Personally identifiable information and data “validity” are the focus of the Office of Management and Budget’s latest DATA Act guidance.
In a Nov. 6 memo to agencies, OMB delves into detail for reporting certain types of federal financial assistance and awards under the Digital Accountability and Transparency Act.
The guidance does not change or affect any existing policy, OMB clarifies, but does “further [specify] (1) responsibilities for reporting financial information for awards involving Intragovernmental Transfers (IGTs), (2) guidance for reporting financial assistance award records containing personally identifiable information (PII), and (3) guidance for agencies to provide the Senior Accountable Official (SAO) assurance over quarterly submissions to USASpending.gov,” the memo states. “Agency SAOs will coordinate with ongoing efforts governmentwide and across appropriate partner agencies, OMB, and Treasury to ensure the protection of classified or protected information.”
Sen. Mark Warner (D-Va.), an original sponsor of the bill, told Federal News Radio in a statement that “data integrity will be a critical objective” as the May 2017 implementation deadline draws near.
“I’m pleased that OMB continues to provide clarity to agencies in their work to implement the DATA Act, including on important issues related to data reliability and integrity,” Warner said.
Christian Hoehner, policy director for the Data Coalition, said OMB’s clear guidance on both the agency and recipient is a good thing.
“For years [the Government Accountability Office] has been pointing to the importance of the DATA Act for tracking interagency payments,” Hoehner said in a statement to Federal News Radio. “Before the DATA Act there was no financial data model able to consistently track these types of internal government money flows. Now it looks like there is.”
According to the latest guidance, two types of intragovernmental transfers are included under DATA Act reporting: allocation transfers and buy/sell transactions.
OMB directs agencies that starting with their first DATA Act reporting on allocation transfers, the agency will “submit and assure the appropriations information, program activity and object class, and award financial information for allocation transfers for display on USASpending.gov.”
As for buy/sell transactions, both the awarding and funding agencies must submit information for spending reports.
Keeping PII private
While federal spending transparency is a key part of the DATA Act, OMB directs agencies to ensure that personally identifiable information is not reported to USASpending.gov.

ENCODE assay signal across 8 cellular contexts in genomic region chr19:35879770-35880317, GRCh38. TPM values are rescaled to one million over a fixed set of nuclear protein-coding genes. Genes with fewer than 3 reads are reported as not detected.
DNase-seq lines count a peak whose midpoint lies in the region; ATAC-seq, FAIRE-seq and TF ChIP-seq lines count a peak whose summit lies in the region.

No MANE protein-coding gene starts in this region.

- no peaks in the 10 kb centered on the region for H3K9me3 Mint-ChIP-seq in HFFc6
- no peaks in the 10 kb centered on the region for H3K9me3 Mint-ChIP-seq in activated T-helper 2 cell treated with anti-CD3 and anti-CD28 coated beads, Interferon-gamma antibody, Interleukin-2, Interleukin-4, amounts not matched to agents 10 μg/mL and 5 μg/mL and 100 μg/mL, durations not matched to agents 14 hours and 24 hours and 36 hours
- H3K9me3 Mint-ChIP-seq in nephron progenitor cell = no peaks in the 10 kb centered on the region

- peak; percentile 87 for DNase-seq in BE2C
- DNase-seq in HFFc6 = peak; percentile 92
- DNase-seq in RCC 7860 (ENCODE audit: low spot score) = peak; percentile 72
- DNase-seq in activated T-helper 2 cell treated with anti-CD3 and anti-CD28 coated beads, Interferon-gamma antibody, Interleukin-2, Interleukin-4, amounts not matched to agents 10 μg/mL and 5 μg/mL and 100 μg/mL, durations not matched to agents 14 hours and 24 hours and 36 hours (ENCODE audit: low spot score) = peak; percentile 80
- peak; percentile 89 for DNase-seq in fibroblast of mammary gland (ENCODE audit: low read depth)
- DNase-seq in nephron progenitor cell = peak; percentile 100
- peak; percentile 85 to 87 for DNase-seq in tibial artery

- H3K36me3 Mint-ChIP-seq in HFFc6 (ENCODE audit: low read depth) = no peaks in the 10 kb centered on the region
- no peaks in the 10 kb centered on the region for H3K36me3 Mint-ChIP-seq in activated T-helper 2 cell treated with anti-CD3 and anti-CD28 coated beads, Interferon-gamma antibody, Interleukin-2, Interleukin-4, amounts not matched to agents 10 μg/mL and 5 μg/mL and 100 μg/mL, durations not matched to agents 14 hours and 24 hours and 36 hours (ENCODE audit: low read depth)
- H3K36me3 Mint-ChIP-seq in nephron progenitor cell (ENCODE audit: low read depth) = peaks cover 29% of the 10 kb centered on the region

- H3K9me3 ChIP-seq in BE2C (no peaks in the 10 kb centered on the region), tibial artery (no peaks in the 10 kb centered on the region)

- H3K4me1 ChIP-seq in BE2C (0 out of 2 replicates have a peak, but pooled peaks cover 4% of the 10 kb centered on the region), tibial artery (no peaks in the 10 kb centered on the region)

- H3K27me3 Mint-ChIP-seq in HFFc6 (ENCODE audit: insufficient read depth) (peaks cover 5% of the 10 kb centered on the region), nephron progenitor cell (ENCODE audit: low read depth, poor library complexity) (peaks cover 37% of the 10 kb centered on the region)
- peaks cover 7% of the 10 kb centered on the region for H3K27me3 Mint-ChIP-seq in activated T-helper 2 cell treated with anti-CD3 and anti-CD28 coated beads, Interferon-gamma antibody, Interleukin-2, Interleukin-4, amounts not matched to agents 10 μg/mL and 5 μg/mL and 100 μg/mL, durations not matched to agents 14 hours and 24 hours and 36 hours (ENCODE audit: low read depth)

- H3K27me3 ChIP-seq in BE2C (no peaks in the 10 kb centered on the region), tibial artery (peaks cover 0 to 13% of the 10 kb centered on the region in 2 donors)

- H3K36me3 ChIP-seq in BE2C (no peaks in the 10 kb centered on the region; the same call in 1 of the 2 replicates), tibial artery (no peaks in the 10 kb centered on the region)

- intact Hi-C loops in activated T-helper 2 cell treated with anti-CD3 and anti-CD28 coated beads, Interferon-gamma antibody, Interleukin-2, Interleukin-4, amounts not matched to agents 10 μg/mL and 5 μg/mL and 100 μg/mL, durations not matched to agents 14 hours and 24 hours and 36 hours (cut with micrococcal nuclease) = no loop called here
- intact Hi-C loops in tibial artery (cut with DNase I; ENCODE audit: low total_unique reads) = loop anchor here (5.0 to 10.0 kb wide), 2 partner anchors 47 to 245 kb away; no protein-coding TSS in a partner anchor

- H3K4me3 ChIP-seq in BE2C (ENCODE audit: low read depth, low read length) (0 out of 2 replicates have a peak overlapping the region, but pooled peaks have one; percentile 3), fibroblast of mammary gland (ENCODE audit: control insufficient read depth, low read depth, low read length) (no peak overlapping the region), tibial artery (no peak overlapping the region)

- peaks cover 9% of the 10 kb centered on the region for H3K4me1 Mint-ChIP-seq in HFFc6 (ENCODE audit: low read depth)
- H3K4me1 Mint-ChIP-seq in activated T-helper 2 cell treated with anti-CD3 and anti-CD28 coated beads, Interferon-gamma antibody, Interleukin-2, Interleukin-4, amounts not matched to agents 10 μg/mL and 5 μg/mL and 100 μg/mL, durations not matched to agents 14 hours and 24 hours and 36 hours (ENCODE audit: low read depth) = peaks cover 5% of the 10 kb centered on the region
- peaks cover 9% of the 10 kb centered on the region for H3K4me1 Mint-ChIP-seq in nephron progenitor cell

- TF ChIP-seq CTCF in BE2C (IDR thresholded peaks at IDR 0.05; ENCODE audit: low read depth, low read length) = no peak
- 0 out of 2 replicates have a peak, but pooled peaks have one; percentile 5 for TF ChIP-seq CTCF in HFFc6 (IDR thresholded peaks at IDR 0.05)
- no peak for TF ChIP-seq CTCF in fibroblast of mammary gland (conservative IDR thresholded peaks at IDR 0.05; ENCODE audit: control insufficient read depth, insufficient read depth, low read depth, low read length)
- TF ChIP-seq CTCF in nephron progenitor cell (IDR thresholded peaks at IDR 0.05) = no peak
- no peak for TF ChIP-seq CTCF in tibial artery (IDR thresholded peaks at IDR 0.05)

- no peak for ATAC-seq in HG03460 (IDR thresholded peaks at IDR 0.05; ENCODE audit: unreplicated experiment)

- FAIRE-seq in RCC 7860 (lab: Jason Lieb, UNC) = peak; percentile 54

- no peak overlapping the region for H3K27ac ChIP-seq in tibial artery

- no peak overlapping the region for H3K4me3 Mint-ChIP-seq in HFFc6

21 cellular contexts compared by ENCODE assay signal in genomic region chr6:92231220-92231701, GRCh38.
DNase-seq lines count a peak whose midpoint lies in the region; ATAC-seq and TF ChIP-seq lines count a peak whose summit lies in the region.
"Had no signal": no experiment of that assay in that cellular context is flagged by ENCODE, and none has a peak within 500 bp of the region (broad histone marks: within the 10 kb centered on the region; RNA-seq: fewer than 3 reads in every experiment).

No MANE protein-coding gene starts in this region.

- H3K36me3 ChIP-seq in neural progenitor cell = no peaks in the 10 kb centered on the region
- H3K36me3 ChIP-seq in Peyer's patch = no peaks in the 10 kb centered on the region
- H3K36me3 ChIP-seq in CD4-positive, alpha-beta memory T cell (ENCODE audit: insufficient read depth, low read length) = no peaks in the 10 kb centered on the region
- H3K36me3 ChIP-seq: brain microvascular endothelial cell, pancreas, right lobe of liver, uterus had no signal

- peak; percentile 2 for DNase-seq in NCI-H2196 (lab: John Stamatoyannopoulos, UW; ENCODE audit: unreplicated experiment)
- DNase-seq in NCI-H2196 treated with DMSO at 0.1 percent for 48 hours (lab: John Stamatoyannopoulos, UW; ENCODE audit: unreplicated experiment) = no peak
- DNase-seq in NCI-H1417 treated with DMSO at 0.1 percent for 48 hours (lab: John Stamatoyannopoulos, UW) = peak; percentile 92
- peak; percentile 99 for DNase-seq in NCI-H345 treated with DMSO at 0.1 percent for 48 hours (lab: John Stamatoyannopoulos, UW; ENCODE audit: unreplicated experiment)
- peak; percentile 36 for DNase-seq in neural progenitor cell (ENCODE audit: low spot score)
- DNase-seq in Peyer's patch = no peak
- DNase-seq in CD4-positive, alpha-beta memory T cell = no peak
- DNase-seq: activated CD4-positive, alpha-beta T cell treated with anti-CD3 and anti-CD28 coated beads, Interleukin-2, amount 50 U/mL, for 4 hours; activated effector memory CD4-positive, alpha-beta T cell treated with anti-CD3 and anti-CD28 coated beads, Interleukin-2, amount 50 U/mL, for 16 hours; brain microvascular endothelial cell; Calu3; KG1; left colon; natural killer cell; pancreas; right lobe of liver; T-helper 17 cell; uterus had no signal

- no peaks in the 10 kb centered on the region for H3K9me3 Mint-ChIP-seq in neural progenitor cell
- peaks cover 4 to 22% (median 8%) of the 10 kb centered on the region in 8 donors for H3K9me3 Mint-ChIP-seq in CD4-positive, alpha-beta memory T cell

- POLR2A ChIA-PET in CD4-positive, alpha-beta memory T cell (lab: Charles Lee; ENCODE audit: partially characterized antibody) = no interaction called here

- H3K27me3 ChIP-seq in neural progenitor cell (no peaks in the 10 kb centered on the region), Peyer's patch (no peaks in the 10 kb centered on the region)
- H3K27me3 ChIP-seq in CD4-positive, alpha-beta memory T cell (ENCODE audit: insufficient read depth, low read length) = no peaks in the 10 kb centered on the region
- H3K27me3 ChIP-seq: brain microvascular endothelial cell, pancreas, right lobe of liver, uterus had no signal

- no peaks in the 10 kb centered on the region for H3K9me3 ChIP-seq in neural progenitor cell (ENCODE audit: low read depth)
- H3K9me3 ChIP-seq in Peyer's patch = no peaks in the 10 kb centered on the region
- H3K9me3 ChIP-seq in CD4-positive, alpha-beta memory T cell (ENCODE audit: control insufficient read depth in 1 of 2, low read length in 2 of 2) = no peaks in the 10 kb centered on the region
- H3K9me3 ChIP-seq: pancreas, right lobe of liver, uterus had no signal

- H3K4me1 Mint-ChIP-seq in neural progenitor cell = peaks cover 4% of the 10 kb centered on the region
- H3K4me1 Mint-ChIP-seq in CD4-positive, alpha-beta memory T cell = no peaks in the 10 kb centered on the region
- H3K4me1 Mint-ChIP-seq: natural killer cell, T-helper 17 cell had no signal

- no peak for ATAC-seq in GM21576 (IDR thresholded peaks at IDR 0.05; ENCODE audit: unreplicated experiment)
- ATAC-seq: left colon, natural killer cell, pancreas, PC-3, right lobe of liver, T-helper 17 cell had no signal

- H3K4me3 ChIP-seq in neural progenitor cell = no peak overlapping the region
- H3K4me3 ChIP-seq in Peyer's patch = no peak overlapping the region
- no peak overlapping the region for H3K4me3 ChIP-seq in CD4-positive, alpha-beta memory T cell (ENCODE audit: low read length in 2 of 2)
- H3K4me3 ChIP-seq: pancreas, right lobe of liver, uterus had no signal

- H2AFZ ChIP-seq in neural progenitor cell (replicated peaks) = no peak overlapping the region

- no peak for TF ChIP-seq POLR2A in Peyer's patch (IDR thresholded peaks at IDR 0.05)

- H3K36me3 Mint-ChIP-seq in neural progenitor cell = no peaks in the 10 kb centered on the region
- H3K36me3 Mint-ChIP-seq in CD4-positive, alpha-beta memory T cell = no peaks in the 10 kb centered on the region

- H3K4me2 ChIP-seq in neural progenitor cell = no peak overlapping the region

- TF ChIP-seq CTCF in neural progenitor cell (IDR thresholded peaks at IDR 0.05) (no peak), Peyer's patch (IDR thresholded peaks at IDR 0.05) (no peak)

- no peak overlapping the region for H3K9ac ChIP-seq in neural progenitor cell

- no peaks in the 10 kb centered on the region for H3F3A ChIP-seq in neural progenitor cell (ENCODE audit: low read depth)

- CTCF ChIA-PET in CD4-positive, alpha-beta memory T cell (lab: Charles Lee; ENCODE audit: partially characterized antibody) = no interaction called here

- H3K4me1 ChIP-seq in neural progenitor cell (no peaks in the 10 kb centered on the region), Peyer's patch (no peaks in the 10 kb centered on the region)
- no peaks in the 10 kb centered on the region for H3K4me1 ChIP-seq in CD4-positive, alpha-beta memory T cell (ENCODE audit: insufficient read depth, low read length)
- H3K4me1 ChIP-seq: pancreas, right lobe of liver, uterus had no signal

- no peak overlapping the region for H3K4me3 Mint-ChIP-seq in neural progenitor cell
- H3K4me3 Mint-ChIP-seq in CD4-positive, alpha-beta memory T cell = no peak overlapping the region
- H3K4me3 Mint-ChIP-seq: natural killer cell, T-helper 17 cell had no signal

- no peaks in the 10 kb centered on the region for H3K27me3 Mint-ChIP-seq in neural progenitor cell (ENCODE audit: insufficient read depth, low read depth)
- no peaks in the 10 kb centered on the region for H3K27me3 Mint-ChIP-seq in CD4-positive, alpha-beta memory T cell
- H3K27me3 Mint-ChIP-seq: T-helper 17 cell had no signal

Under the new guidance, if a Federal Award Identification Number (FAIN) is included in details for a single award, the agency should report that award to USASpending “as a single, discrete record.”
If single award-level reporting isn’t possible, agencies can report aggregated awards at a county or state level.
As of the Nov. 6 guidance, however, the DAIMS [DATA Act Information Model Schema] only offers guidance for aggregate county level.
OMB directs agencies to continue the county-level reporting practice until that schema is modified.
“More technical guidance about reporting at the single award level and the state award level will be shared when the DATA Act Schema is modified to accept these records,” OMB said.
The DATA Act requires senior accountable officials to make quarterly reports on “reliability and validity” of data reported by agencies to USASpending.gov.
The guidance reminds these SAOs that they should have “categorical explanations for misalignments” of data file organization, and ensure that internal controls are in place to oversee data quality mechanisms.
“The SAO is responsible and accountable for their agency’s data submission,” OMB states. “Agencies are responsible for providing assurances over the data they submit for display on USASpending.gov.”
A long line of guidance
The guidance is the latest in a series of OMB memos and updates for agencies, as they prepare for the May 2017 implementation of the DATA Act.
Officials with OMB and Treasury — the two agencies spearheading the DATA Act’s implementation — stand by the progress toward full adoption, while GAO auditors have repeatedly warned that the federal spending standardization could fall behind if agencies don’t get in line with the legislation’s requirements.
In early August, a GAO report warned that Treasury’s 4-month delay for releasing its schema version 1.0, triggered the delay of industry software patches while companies waited for a “stable version of the schema.”
That assessment came on the heels of another GAO report that said the full rollout of the DATA Act is at risk if OMB and Treasury don’t take steps to improve the review of agency plans and monitoring of progress updates.